The commemoration of the 25th anniversary of the Million Man March on Washington D.C. brought a dedicated few to downtown’s I Am A Man Plaza to advocate for justice in the Pervis Payne death penalty case.
Payne, who has maintained his innocence for more than three decades, is scheduled for execution on Dec. 3.
More than 100 supporters gathered last Saturday (Oct. 16) as part of a growing legal and social move to halt the execution.
According to the Innocence Project, Payne was waiting for his girlfriend to return to her apartment in Millington in June 1987 when he discovered that her neighbor, Charisse Christopher, and her children had been brutally attacked.
Payne, who lives with an intellectual disability, was shocked by the bloody scene and tried to help, his supporters maintain. When the police arrived, he feared being mistaken for the attacker. And, in fact, he was arrested later that day. The following February he was convicted of murder and sentenced to death.
The Rev. Kevin Brooks, who organized the rally, said he hoped that the event would bring attention to the disproportionate number of African Americans imprisoned.
“Our justice system is broken,” Brooks said. “Pervis Payne and others have been unjustly treated because of the systemic racism in the criminal justice system.”
Bishop David Hall, pastor of Temple Church of God in Christ, said the justice system has failed Payne.
“There has never been a lynching in this country that the police and the judicial system did not approve of,” said Hall. “In Emmett Till’s case, the police let them go and kidnap that boy. …Giving this man a lethal injection in a case that has fallen apart is tantamount to a lynching.”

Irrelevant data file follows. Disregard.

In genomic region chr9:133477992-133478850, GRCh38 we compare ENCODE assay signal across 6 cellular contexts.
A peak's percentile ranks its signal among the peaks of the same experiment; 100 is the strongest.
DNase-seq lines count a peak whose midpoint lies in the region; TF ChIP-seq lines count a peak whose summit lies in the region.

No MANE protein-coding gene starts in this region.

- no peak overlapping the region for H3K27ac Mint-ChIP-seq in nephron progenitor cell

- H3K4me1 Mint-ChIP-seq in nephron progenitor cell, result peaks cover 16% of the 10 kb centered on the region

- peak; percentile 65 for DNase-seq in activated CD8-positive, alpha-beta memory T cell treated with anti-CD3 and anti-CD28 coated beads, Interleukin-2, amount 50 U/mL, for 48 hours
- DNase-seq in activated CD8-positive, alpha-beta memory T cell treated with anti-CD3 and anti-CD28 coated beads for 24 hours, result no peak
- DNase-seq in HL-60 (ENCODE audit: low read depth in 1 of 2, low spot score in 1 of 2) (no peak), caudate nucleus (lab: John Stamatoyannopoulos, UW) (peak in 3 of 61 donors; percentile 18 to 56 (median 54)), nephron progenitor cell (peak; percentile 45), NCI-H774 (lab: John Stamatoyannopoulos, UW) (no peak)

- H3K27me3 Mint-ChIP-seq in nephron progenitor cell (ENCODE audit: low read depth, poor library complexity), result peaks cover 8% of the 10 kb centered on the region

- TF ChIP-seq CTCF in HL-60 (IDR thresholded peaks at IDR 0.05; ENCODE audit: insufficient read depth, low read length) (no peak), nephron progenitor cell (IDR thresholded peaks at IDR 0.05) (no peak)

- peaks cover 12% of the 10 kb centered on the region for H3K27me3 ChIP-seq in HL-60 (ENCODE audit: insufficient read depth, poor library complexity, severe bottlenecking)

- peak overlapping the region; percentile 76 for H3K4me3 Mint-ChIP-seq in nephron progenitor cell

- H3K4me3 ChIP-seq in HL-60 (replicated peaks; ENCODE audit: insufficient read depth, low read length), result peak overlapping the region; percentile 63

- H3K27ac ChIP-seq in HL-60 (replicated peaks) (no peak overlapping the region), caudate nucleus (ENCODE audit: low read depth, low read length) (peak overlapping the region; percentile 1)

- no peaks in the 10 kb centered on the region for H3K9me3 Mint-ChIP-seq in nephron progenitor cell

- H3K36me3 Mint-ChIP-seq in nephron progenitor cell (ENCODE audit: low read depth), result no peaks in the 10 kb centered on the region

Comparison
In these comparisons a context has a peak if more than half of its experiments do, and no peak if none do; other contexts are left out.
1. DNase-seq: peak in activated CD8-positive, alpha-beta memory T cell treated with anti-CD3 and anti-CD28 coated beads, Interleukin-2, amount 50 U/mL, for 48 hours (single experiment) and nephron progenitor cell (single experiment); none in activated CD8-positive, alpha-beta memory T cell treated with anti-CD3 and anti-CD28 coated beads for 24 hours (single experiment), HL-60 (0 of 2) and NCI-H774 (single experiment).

Brooks issued an urgent call to action, asking people to write letters to Gov. Bill Lee and Shelby County Atty. Gen. Amy Weirich.
“We assembled at the plaza to raise awareness in the case of Pervis Payne,” said Brooks. “He has been on death row for 33 years. There are holes in the case, and there is racial terror involved.”
COGIC Bishop Carl Payne, father of Payne, and Payne’s sister, Rolanda Holman of Murfreesboro, were at the rally.
In addition to the letter blitz, Hall said a team of legal advocates and supporters will be driving to Nashville on Oct. 27 to meet with a representative from Gov. Lee’s office.
In September, Payne’s lawyers filed a complaint in the U.S. District Court for the Middle District of Tennessee to prevent Tennessee from carrying out his execution until the state creates a procedure to adjudicate his claim that, as a person with intellectual disability, his execution would be unconstitutional.
“We will go up as a group to make our case,” said Hall. “I have been working on my statement. But we want the governor to know that to put Pervis Payne to death would be unfair and immoral.”
Shelby County Criminal Court recently ordered DNA testing of crime scene evidence that has never been tested in Pervis Payne’s case.
“It is not right to withhold evidence,” said Hall. “There was supposed to be DNA evidence against Pervis Payne. It turns out there is none. We contend that you cannot take a man’s life because of a blown case. And it is blown. There is no DNA evidence proving guilt.”
There is a “two-tiered” justice system – one for African Americans and other people of color, and the second for Caucasians, Hall said.
In the best-case scenario, he hopes that Gov. Lee will grant clemency to Payne.